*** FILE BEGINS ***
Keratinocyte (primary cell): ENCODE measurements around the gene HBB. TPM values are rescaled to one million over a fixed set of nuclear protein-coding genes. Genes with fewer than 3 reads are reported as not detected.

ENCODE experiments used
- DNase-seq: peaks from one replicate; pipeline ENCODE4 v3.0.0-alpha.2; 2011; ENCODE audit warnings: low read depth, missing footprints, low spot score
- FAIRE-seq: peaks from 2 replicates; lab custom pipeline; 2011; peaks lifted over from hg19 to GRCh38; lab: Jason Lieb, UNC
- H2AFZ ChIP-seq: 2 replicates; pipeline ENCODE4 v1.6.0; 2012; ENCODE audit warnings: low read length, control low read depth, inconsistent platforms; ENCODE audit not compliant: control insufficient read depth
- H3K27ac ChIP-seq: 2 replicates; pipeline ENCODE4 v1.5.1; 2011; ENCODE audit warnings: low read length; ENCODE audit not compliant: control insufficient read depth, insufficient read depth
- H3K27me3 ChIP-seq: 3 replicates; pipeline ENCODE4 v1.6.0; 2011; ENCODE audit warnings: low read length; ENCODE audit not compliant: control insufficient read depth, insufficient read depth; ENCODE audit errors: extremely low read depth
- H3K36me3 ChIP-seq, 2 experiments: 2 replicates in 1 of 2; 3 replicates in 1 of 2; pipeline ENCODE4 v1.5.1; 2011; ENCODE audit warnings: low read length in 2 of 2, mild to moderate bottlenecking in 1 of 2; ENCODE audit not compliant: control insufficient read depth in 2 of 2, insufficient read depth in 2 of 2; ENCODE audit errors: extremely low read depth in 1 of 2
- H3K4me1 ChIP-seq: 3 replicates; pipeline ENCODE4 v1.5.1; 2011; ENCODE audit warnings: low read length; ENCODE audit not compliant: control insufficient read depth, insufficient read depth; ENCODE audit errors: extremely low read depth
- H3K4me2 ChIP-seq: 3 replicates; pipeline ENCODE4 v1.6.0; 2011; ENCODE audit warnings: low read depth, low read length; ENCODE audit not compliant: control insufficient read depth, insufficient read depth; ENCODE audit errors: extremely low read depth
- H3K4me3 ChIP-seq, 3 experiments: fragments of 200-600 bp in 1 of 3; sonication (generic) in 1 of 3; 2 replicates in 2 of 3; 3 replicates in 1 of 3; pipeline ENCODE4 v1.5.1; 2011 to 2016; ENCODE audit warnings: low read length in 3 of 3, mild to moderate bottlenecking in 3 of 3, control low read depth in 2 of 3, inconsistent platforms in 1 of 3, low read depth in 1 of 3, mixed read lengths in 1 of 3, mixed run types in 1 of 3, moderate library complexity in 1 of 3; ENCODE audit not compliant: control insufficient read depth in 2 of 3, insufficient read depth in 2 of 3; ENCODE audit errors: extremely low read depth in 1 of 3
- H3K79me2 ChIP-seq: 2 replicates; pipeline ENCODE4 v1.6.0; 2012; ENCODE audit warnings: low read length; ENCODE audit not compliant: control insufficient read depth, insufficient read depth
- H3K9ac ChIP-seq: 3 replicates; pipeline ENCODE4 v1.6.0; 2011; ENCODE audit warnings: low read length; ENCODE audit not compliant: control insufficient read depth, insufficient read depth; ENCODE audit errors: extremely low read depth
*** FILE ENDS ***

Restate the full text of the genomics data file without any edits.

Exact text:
Keratinocyte (primary cell): ENCODE measurements around the gene HBB. TPM values are rescaled to one million over a fixed set of nuclear protein-coding genes. Genes with fewer than 3 reads are reported as not detected.

ENCODE experiments used
- DNase-seq: peaks from one replicate; pipeline ENCODE4 v3.0.0-alpha.2; 2011; ENCODE audit warnings: low read depth, missing footprints, low spot score
- FAIRE-seq: peaks from 2 replicates; lab custom pipeline; 2011; peaks lifted over from hg19 to GRCh38; lab: Jason Lieb, UNC
- H2AFZ ChIP-seq: 2 replicates; pipeline ENCODE4 v1.6.0; 2012; ENCODE audit warnings: low read length, control low read depth, inconsistent platforms; ENCODE audit not compliant: control insufficient read depth
- H3K27ac ChIP-seq: 2 replicates; pipeline ENCODE4 v1.5.1; 2011; ENCODE audit warnings: low read length; ENCODE audit not compliant: control insufficient read depth, insufficient read depth
- H3K27me3 ChIP-seq: 3 replicates; pipeline ENCODE4 v1.6.0; 2011; ENCODE audit warnings: low read length; ENCODE audit not compliant: control insufficient read depth, insufficient read depth; ENCODE audit errors: extremely low read depth
- H3K36me3 ChIP-seq, 2 experiments: 2 replicates in 1 of 2; 3 replicates in 1 of 2; pipeline ENCODE4 v1.5.1; 2011; ENCODE audit warnings: low read length in 2 of 2, mild to moderate bottlenecking in 1 of 2; ENCODE audit not compliant: control insufficient read depth in 2 of 2, insufficient read depth in 2 of 2; ENCODE audit errors: extremely low read depth in 1 of 2
- H3K4me1 ChIP-seq: 3 replicates; pipeline ENCODE4 v1.5.1; 2011; ENCODE audit warnings: low read length; ENCODE audit not compliant: control insufficient read depth, insufficient read depth; ENCODE audit errors: extremely low read depth
- H3K4me2 ChIP-seq: 3 replicates; pipeline ENCODE4 v1.6.0; 2011; ENCODE audit warnings: low read depth, low read length; ENCODE audit not compliant: control insufficient read depth, insufficient read depth; ENCODE audit errors: extremely low read depth
- H3K4me3 ChIP-seq, 3 experiments: fragments of 200-600 bp in 1 of 3; sonication (generic) in 1 of 3; 2 replicates in 2 of 3; 3 replicates in 1 of 3; pipeline ENCODE4 v1.5.1; 2011 to 2016; ENCODE audit warnings: low read length in 3 of 3, mild to moderate bottlenecking in 3 of 3, control low read depth in 2 of 3, inconsistent platforms in 1 of 3, low read depth in 1 of 3, mixed read lengths in 1 of 3, mixed run types in 1 of 3, moderate library complexity in 1 of 3; ENCODE audit not compliant: control insufficient read depth in 2 of 3, insufficient read depth in 2 of 3; ENCODE audit errors: extremely low read depth in 1 of 3
- H3K79me2 ChIP-seq: 2 replicates; pipeline ENCODE4 v1.6.0; 2012; ENCODE audit warnings: low read length; ENCODE audit not compliant: control insufficient read depth, insufficient read depth
- H3K9ac ChIP-seq: 3 replicates; pipeline ENCODE4 v1.6.0; 2011; ENCODE audit warnings: low read length; ENCODE audit not compliant: control insufficient read depth, insufficient read depth; ENCODE audit errors: extremely low read depth